Youth

03 July 2019

Providing a good environment for young people to grow up, learn and work in is a key goal for Europe and for Eurofound – but one that faces particular challenges. Young people have long been an important focus of policy at EU level and this is particularly true today. 

EU context

Addressing the youth employment crisis and its knock-on effects remains high on the EU’s policy agenda, despite some improvements in recent years. On 7 December 2016, the European Commission issued a Communication ‘Investing in Europe's Youth’. This is a renewed effort to support young people in the form of a Youth Package. The package supports better opportunities to access employment, via the Youth Guarantee and Youth Employment Initiative, better opportunities through education and training, as well as better opportunities for solidarity, learning mobility and participation.

As part of this effort, the new EU Youth Strategy (2019–2027), adopted on 26 November 2018, sets out the framework for cooperation with Member States on their youth policies. Activities are grouped into three main areas of action, around the words ‘Engage’, ‘Connect’ and ‘Empower’.

Research

Eurofound's research is highly relevant here. To date, Eurofound has carried out a large body of work on youth issues related to employment, quality of life and social cohesion. Research continues to look at issues affecting young people as part of several topic areas, particularly well-functioning and inclusive labour markets, quality of life and quality of society, as well as access to public services.

Crisis and jobs

In the aftermath of the crisis, EU unemployment reached a record level of 10.9% in the first quarter of 2013, but hit 23.5% for the under-25s and went to even higher levels in individual Member States. With youth unemployment at such critical levels, despite some recovery, the key questions are 'Where are the jobs?' and 'How else can young people be helped?' Eurofound's research provides a broad range of inputs to developing youth policy, looking at:

  • long-term unemployment youth
  • start-up support for young people
  • youth entrepreneurship in Europe
  • mapping youth transitions in Europe
  • youth and work and policy pointers towards improving it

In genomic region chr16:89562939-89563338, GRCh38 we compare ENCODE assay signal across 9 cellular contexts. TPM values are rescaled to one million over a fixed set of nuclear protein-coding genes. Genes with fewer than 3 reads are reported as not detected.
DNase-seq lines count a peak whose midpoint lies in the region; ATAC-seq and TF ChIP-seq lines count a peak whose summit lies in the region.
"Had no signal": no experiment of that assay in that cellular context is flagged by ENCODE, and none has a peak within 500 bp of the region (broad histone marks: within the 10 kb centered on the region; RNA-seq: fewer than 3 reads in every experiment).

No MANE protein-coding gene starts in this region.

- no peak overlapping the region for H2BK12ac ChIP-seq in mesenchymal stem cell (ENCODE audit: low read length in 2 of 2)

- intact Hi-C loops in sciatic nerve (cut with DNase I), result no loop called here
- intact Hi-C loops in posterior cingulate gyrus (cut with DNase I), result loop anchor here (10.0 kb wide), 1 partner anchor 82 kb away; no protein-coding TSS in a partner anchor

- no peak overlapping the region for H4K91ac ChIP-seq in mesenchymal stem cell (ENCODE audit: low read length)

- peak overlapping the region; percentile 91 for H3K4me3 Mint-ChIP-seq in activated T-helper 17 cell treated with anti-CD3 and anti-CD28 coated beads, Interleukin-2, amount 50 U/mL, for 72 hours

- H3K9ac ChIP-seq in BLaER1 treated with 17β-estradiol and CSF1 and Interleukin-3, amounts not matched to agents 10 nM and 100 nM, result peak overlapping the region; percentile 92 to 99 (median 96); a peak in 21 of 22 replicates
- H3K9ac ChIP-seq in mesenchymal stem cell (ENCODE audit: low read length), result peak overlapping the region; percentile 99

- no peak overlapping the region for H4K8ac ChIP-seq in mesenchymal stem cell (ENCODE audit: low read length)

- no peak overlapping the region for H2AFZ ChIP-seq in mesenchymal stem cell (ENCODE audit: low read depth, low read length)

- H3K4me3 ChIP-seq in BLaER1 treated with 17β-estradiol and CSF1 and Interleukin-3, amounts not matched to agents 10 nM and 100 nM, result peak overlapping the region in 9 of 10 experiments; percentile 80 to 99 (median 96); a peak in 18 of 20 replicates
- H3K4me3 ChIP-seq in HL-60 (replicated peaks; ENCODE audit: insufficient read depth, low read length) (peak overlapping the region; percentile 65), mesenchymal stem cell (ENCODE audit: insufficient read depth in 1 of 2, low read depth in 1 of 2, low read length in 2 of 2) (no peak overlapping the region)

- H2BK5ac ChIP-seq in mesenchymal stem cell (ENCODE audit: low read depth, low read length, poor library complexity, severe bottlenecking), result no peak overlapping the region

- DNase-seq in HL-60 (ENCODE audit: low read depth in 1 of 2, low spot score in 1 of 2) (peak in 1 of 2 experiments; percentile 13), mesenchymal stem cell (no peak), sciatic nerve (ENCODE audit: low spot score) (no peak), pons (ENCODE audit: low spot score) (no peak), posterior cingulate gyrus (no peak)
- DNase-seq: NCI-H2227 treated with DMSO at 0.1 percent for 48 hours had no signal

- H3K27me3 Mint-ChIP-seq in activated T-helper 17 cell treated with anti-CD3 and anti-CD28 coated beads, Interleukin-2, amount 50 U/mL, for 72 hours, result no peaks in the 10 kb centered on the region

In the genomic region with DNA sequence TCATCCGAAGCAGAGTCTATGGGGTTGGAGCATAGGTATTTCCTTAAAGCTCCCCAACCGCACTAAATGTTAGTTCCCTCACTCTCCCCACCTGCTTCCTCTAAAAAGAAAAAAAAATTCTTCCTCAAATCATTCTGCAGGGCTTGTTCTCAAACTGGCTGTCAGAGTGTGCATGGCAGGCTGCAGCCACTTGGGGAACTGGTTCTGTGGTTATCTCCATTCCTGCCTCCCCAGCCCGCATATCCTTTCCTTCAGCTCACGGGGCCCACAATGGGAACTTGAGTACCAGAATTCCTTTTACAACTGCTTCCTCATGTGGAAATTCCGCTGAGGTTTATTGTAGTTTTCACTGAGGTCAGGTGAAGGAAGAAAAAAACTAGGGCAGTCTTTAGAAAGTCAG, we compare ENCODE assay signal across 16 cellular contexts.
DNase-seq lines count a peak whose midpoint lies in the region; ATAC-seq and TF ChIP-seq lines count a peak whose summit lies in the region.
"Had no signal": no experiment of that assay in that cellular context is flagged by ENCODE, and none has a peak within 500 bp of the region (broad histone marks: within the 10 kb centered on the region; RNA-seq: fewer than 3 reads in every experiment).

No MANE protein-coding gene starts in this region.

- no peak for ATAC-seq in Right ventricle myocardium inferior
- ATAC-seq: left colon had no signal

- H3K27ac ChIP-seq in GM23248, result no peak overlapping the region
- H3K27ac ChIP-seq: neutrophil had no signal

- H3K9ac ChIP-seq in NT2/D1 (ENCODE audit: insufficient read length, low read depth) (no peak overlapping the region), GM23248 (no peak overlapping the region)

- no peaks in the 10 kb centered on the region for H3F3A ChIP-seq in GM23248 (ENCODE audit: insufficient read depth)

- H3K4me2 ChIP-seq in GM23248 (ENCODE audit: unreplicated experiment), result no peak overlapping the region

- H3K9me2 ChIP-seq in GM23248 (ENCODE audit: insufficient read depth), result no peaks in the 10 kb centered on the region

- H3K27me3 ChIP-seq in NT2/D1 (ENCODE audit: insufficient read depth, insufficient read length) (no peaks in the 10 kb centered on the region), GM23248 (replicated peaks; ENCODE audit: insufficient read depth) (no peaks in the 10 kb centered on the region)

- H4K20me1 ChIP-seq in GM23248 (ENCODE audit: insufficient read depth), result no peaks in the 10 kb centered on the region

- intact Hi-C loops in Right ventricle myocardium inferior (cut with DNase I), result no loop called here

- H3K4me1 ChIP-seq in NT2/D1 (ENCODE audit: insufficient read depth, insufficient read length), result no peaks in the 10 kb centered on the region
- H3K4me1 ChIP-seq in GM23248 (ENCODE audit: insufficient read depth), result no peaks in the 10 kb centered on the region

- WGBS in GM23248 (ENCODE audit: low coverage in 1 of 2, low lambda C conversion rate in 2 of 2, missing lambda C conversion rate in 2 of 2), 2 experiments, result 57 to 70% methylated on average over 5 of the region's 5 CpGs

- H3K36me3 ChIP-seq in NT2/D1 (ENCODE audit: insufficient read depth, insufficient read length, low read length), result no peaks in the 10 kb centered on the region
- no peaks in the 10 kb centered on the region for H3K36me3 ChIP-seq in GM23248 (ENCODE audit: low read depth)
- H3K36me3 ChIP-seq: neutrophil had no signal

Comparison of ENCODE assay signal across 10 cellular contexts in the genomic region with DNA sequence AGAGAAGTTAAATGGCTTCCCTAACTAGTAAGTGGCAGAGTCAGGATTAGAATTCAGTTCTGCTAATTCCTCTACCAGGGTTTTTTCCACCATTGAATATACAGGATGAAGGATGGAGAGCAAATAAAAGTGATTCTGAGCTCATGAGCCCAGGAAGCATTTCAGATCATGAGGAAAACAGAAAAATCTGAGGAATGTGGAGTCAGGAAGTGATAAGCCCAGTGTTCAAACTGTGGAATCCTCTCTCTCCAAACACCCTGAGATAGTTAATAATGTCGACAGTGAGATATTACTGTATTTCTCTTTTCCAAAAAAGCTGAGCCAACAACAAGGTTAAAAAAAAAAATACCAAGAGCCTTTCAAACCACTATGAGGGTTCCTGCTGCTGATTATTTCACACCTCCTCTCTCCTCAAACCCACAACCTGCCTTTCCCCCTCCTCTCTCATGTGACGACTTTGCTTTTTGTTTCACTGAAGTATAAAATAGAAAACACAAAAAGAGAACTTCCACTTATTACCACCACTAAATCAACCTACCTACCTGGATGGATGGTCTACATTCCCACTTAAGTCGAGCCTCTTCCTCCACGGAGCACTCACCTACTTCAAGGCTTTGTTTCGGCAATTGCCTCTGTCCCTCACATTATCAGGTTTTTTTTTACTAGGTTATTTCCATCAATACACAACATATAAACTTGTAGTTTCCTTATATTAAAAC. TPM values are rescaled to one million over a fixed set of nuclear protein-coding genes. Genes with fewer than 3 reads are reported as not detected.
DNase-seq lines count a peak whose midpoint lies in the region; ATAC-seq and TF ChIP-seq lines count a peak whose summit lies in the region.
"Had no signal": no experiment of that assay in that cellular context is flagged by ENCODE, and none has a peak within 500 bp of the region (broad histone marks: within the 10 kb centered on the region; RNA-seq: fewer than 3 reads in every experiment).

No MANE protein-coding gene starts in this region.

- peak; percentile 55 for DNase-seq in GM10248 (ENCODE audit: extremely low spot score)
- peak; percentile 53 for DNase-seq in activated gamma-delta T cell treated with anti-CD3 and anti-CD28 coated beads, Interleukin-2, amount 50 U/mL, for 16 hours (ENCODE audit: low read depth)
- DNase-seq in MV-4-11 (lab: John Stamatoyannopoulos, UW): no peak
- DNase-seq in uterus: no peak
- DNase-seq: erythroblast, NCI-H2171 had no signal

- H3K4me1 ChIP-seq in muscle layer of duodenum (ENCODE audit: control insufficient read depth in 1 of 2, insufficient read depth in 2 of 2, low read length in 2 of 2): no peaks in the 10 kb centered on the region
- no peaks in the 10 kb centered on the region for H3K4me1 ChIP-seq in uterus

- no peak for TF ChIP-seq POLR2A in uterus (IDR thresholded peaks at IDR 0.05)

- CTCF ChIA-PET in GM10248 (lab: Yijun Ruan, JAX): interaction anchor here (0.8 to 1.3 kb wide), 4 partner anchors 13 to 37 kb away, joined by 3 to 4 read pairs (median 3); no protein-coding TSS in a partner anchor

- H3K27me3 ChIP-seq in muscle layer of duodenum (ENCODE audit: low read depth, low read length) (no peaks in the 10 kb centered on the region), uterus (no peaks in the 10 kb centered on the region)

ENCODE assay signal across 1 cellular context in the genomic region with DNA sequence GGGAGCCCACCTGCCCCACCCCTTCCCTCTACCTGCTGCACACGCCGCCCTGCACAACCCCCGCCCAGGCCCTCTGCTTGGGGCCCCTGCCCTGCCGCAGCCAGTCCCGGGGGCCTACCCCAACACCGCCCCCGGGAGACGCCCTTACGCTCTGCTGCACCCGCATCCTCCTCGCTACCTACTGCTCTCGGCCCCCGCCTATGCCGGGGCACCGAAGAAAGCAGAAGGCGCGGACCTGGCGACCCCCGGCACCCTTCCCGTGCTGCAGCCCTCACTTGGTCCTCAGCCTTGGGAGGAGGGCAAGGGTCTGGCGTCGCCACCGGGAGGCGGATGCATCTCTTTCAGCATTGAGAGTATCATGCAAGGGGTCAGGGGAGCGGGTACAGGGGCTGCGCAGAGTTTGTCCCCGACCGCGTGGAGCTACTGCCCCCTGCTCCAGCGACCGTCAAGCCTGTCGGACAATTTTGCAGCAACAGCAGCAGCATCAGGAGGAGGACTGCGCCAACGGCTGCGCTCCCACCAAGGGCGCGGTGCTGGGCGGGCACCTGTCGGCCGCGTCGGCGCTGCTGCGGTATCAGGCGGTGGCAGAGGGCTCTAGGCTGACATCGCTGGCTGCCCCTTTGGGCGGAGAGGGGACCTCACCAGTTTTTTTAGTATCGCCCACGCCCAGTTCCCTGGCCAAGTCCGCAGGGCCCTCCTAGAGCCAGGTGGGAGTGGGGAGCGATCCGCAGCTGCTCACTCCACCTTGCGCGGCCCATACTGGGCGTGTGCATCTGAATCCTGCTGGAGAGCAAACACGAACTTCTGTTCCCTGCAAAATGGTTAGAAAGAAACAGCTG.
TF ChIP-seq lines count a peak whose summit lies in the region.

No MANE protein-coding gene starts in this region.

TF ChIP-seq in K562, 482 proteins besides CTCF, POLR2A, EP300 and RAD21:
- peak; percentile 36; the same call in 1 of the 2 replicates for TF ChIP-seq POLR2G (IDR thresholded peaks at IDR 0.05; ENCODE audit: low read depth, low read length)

• helping young workers during the crisis and the contributions of social partners and public authorities
  • experiences of the Youth Guarantee in Finland and Sweden
  • young people not in employment, education or training.

NEETs and exclusion

Alongside high unemployment, the Member States have been dealing with the disproportionate impact of the recession on young people under 30, even those with higher levels of education. The number of those aged 15–29 who are not in employment, education or training (NEET) rose rapidly after 2008, but has been declining again since 2014 returning to pre-crisis levels by 2018. Yet the rates remain high in some Member States, particularly Italy and Greece. Eurofound seeks to understand the economic and social consequences of youth disengagement from the labour market and education.

Some young people face particular difficulties in accessing employment: for example, those who have a disability or other health problem are 40% more likely of becoming NEET than others. A policy of active inclusion is seen as the most appropriate for addressing these difficulties. Eurofound has analysed active inclusion policy for young people with disabilities or health problems in 11 EU Member States.

Youth dimension in Eurofound’s surveys

The youth dimension is relevant across many areas of Eurofound research. The European Quality of Life Survey (EQLS) 2016 found important differences between age groups in relation to quality of life, social inclusion, the quality of society and access to public services. EQLS data have also been used to compile a policy brief on the social situation of young people in Europe.

The European Working Conditions Survey (EWCS) 2010 revealed that some aspects of the working conditions of young workers (under 25) differ considerably from those of older workers. More recently, data taken from the EWCS 2015 has shown that the skills gap between younger and older workers is gradually closing.

Featured: Access of youth to information and support services

3 July 2019 - Based on findings from Eurofound’s EQLS 2016 and case study evidence, this report describes the characteristics of the young people who face most difficulties in accessing social and health services, the types of services most relevant to them and the main challenges they face in accessing information and support services. It also looks at what service providers can do to ensure they reach young people in need of their support and presents innovative examples of how to tackle inequalities in access to services.
PublicationInequalities in the access of young people to information and support services

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